As Week Two of my career as a High School Mom comes to a close, all I can say is “so far, so good.” Or, as Bill Clinton might put it, I am cautiously optimistic.

That’s a fairly glowing report coming from the likes of me.

As I wrote in my Lowcountry Weekly column, back-to-school time always tends to leave me feeling estranged from the human race. All the normal humans, anyway.

When I say “normal humans,” I mean those competent, together parents who are on board, on task, getting with the program, etc. etc. The ones who got their kids’ school supplies early, filled out the paperwork on time, bought uniforms in late June – when there were still uniforms left to buy – and actually like the fact that their kids wear uniforms.

I’m talking about those casually shipshape adults who can sit in a back-to-school parents’ meeting without feeling intimidated, overwhelmed, disoriented or slightly queasy. My child is in high school now, which means I’ve sat through plenty of these meetings, and if I had a dollar for each new acronym or buzzword I heard, failed to understand, then promptly forgot – only to be faced with learning new ones the following fall – I’d be a rich woman. Do they actually try to make edu-speak as robotic, mechanical and inhuman sounding as possible . . . or does it just turn out that way by accident?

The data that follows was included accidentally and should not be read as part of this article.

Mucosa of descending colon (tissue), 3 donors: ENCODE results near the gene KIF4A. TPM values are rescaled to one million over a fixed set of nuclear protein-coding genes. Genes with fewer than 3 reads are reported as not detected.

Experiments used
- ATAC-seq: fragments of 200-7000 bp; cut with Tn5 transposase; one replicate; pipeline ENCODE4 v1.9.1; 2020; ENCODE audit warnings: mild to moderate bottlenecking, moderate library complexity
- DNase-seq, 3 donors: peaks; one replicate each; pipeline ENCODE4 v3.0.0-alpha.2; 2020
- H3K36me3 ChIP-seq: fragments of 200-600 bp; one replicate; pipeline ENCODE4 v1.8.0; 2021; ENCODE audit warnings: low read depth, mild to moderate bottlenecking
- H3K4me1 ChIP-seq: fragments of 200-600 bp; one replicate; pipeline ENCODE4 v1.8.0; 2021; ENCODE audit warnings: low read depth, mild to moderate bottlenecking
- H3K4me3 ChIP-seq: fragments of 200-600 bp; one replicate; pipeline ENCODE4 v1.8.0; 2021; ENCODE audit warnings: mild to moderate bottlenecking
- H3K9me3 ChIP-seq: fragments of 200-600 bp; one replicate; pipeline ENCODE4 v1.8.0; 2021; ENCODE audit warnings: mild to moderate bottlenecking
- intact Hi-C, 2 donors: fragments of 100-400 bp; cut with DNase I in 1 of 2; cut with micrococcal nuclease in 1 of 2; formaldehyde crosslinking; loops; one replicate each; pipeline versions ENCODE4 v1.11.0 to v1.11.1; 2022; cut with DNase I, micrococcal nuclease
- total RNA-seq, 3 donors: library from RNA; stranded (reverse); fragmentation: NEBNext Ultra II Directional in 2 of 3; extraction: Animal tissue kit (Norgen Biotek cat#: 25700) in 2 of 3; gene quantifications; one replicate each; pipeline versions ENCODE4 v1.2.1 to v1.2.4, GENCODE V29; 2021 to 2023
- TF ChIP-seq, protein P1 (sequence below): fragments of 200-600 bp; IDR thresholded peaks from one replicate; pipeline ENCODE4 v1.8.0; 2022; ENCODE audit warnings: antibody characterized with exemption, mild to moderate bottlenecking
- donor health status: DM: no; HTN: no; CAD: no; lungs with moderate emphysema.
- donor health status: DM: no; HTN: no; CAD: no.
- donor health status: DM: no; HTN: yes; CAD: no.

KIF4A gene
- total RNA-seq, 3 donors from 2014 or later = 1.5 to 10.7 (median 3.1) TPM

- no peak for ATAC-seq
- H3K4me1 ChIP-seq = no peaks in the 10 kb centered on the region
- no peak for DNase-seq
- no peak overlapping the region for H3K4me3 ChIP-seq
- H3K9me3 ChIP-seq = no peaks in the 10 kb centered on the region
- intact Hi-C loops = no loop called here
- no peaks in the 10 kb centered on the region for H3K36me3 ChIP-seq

Things got off to a bumpy start when Amelia received her schedule and found that she hadn’t been placed in her “elective” of choice – Dance. Nor had she been placed in her elective of second choice – Art. She had, in fact, been placed in Chorus. Now, being a choral singer myself, I found Chorus to be a delightful alternative, but this opinion was immaterial as my daughter does not fancy herself a singer nor have any interest in being in the school choir. What she fancies – and has fancied for 10 years now – is Dance.

So, she got herself a change-of-schedule request form, filled it out, and turned it in on time. We weren’t worried. We assumed the computer had made a mistake. We would follow the proper protocol and all would be well.

Several days later, I got a call from one of the school guidance counselors. The following (paraphrased) conversation ensued:

Counselor: Ms. Evans, I’m calling about Amelia’s change-of-schedule request form. She has asked to be placed in Dance, but Dance is full. We need to find an alternative class for her.

Me: But, my daughter is a dancer! She’s passionate about it. For years, we’ve been hearing about the great dance program at BHS. In fact, we’re actually zoned for BCHS, but decided to go to BHS instead – in part, because of the Dance program.

Counselor: I’m sorry, Ms. Evans. But Dance is full.

Me: But my daughter has been dancing for 10 years! She’s danced competitively. She was in the Gifted & Talented Dance Ensemble at her middle school. We decided NOT to take any after-school dance this year because we knew she’d be in the dance program at BHS! Isn’t there anything you can do?

Counselor: I’m sorry, Ms. Evans. But Dance is full. There’s nothing I can do.

Me: But Amelia did everything right! Filled out the paperwork last spring . . . got her change request form in on time. And she says all her friends got into Dance. Most of them aren’t even dancers. Some of them are boys who just signed up because they see it as an easy A. This doesn’t seem right!